Today is the day that Jeroen van de Kamp's new baby is being shown to the world. Many of you know Jeroen as the guy behind the "Flex Profile Kit." When I was visiting Amsterdam last November, Jeroen spent a few hours with me (and Emily.. poor poor Emily) explaining this automation framework they created at Login Consultants.
It's called the Solution4 Framework (or "S4 Framework" for short), and it's basically a huge set of scripts, scripts, tools, and more scripts that you can use to completely manage your Terminal Server or Citrix Presentation Server farm.
The whole S4 Framework concept is massive (and massively confusing). Let me try to explain it like this: Those of you who are familiar with Flex Profiles know how they work. Flex Profiles are more-or-less scripts that specify what user registry keys get saved centrally when a user logs off. Another script runs at logon that puts those keys back. The Flex Profile "Kit" is just a ZIP file with some sample scripts and some utilities to make it all work.
Now imagine the Flex Profile Kit concept, except applied to EVERYTHING instead of just profiles. This is what the S4 Framework is. You can use it to manage user profiles, application and EXE security, application publishing, the user desktop, the installation and configuration of Presentation Server, application installation and configuration, CMC settings, group policies, server maintenance, etc.
Oh, and by the way, S4 logs everything to a massive change log.
And oh, by the way again, there is a documentation script that will create a Word document that shows exactly how your entire environment is configured.
Seriously, in my nine years as a Citrix consultant, this is the single coolest free thing that I've ever seen. (It's also the most complex, scariest, and daunting thing I've ever seen.)
The S4 Framework is really meant for gearhead-type super-geeky Citrix admins who like to script everything. Essentially it's a massive collection of scripts that not only handle login and logoff, but that also handle server configuration. The idea is that if you bring a new server into your environment, you just change a few INI files in your central repository, run a configuration script on that new server, and stand back as the server is configured and brought into the environment. (And of course this is all written to the change log and the Word documentation is updated so that you can be fired and easily replaced by an intern making half your salary.) If you want to make a change to your environment, again you change some INI files in the central repository and stand back.
There are also scripts that run periodically on the servers and startup and shutdown scripts that ensure all of your servers are consistent.
This thing is completely modular. You can choose to use little bits of it or to use the whole thing. There's a library of about 70 "resource" scripts that you can call to easily and almost instantly create your own scripts to do whatever you want. (They even have a script "factory" you can use to create your own template scripts that will fall into the S4 management framework in terms of logging and documentation.)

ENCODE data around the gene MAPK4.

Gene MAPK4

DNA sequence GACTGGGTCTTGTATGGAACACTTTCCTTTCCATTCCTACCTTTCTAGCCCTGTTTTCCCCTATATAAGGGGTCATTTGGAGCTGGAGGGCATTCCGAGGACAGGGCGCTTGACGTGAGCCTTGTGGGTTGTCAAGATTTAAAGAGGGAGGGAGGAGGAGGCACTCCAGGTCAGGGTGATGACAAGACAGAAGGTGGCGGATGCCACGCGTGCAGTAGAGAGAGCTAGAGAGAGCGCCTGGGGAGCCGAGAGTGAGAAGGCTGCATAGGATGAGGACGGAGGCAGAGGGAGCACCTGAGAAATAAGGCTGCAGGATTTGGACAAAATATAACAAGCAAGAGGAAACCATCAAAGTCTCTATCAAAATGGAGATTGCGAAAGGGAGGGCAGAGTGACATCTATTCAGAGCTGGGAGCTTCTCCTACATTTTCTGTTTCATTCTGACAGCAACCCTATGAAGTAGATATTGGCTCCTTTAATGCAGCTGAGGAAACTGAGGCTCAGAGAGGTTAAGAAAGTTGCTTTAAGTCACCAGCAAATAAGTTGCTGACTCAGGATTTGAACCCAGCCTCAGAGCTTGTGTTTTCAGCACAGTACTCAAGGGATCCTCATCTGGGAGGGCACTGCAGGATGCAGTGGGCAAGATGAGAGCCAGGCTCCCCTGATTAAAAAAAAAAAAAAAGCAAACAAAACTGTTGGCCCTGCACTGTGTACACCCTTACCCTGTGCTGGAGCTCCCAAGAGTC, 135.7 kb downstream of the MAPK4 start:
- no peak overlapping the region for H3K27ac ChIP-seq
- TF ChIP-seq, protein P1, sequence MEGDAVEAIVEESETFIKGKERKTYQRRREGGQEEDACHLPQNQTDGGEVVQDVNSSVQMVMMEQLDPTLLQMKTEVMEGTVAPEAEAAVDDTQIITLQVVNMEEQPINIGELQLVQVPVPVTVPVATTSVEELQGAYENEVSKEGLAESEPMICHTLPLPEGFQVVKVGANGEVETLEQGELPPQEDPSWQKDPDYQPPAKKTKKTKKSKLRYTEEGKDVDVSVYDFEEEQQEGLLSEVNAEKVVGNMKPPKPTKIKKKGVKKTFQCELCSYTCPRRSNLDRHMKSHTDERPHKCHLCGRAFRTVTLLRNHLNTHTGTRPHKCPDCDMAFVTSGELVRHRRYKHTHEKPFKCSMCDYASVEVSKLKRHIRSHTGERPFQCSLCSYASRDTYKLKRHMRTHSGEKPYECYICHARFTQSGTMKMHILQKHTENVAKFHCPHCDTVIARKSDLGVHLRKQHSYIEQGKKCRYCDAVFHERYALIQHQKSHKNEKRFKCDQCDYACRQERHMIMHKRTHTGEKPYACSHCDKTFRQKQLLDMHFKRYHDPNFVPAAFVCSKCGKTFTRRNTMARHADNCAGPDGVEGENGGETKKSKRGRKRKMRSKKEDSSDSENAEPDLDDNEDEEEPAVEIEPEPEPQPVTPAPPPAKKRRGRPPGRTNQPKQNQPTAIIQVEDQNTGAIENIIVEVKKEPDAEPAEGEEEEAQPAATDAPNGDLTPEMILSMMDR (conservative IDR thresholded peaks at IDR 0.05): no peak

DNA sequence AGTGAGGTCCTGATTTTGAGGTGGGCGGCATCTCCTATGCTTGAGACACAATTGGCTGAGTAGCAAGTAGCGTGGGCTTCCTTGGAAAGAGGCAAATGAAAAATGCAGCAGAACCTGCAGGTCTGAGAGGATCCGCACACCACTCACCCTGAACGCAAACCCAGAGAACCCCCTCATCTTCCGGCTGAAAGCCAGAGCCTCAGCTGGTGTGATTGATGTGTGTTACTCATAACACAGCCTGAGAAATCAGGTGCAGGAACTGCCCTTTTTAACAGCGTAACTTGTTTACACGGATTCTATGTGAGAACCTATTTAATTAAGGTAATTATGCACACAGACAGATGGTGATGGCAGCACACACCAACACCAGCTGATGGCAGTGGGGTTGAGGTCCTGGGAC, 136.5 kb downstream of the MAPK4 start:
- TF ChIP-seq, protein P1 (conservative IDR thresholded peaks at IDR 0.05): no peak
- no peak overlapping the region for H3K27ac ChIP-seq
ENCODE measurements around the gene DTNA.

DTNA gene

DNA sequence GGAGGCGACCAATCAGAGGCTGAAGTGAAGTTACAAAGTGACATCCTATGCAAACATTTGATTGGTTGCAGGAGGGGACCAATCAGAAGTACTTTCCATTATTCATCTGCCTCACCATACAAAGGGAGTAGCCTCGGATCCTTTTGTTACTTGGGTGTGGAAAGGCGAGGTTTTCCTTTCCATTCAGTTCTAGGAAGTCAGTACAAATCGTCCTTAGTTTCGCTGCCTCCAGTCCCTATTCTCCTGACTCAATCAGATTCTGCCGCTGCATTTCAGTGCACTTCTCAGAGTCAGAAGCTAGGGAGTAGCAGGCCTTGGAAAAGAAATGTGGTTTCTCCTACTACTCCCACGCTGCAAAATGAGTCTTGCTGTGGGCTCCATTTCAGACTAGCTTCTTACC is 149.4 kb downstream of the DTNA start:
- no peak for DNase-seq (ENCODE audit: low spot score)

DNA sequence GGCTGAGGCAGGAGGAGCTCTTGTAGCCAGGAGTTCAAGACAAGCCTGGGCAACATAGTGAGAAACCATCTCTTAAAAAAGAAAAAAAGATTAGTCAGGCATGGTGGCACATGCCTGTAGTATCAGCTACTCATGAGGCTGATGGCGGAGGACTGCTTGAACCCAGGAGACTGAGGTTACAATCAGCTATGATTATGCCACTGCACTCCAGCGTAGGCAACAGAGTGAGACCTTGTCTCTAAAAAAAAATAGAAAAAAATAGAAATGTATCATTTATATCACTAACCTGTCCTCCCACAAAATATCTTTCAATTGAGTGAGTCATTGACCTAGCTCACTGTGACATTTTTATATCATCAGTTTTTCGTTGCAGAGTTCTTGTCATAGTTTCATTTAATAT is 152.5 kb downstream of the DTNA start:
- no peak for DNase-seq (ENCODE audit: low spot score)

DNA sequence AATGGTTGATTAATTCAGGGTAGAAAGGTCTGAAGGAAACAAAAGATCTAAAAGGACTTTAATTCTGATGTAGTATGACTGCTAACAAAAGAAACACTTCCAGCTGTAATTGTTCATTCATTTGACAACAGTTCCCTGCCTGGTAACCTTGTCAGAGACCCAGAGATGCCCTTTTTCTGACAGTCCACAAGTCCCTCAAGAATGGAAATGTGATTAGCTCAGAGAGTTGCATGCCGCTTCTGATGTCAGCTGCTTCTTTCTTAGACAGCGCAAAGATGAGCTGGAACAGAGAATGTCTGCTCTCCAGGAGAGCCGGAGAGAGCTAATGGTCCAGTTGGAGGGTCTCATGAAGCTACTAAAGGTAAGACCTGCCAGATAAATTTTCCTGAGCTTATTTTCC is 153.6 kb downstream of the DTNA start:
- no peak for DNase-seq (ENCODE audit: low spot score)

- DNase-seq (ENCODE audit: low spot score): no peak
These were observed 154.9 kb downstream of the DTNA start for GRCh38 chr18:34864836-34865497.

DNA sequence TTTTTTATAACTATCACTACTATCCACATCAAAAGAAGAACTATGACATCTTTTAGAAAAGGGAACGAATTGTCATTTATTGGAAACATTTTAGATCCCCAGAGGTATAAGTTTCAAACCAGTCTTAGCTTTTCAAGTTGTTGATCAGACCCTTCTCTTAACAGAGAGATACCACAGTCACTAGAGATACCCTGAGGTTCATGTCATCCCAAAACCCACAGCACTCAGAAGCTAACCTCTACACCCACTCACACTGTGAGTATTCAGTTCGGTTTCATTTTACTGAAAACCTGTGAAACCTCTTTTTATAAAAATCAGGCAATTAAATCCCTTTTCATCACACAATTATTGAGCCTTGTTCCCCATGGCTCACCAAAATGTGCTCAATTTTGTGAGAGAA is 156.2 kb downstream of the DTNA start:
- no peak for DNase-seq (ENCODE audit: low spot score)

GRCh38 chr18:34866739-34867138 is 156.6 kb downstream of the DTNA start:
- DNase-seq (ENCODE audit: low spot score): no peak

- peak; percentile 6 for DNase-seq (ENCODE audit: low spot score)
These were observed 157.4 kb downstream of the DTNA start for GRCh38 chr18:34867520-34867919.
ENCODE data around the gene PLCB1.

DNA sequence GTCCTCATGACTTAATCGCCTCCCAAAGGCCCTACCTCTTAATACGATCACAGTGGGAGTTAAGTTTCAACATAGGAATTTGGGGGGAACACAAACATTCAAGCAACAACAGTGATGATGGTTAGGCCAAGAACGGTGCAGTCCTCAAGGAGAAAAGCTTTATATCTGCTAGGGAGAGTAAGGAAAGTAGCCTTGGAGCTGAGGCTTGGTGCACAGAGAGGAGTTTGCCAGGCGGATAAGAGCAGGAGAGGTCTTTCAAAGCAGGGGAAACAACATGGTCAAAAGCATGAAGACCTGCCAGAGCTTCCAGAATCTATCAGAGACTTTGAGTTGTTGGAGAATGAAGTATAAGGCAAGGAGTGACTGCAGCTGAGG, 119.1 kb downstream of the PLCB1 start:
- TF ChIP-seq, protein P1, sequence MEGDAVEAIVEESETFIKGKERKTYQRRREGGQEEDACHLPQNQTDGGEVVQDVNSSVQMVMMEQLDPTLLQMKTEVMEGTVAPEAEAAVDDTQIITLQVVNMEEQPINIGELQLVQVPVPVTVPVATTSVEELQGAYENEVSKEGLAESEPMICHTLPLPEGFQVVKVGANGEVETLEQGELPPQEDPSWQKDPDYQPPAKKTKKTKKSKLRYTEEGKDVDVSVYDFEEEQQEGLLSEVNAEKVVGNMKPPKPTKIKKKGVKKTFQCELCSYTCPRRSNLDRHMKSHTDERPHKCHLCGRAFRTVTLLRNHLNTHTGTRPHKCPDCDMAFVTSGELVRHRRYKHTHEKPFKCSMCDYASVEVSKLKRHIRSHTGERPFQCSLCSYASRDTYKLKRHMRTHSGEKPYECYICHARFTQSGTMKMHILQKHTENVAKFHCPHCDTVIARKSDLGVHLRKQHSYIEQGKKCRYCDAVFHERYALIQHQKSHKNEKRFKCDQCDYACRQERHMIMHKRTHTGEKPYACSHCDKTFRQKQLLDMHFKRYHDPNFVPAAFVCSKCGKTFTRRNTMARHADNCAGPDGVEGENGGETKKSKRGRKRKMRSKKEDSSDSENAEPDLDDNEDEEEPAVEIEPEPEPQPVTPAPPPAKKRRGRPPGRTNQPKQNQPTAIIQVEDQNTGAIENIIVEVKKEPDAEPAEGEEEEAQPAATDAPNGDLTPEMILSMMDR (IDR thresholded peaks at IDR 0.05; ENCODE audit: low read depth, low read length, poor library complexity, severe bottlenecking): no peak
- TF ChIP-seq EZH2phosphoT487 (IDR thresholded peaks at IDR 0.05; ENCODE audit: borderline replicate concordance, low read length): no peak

It's hard to describe everything that this Framework can do and how it works. I can leave you with a few thoughts though:
First of all, this is not something that you can just download and click, click, click. Plan on spending a few solid days with it to understand it, and probably several more days or weeks wiring it up in your environment.
Second, you have to be a good admin in order to use this. It's going to require scripting and reading and patience and testing and generally time spent figuring it out.
If you're interesting and want to move forward, I suggest this plan of action:
- Jeroen and Dennis Damen recorded a 37-minute video that explains more about the S4 Framework. The first nine minutes are a PPT overview of the whole concept, and the final 30 minutes or so are a hands-on walkthrough of how it all works. Watch this video first.
- If you still like this concept after the video, then download the ZIP file that makes up the toolkit. Read through the documentation and look at the sample files.
- Take a look at the S4 Framework forum at Login Consultants website to talk to other people crazy/brave/cool enough to go down this path.
- Share your feedback and thoughts in the comments of this article.
The bottom line is that this framework is not for everyone. If you don't like to script, or if you want a fast solution, then look somewhere else. But if you're looking for a way to truly and automatically manage and maintain your environment, and if you want many "best practices" built right in, then it's worth considering.
I'll reiterate that I'm simultaneously scared and excited about this framework. I'm not sure that I want to blindly recommend it to everyone, but I really think this can can be a major game-changer for a lot of environments.
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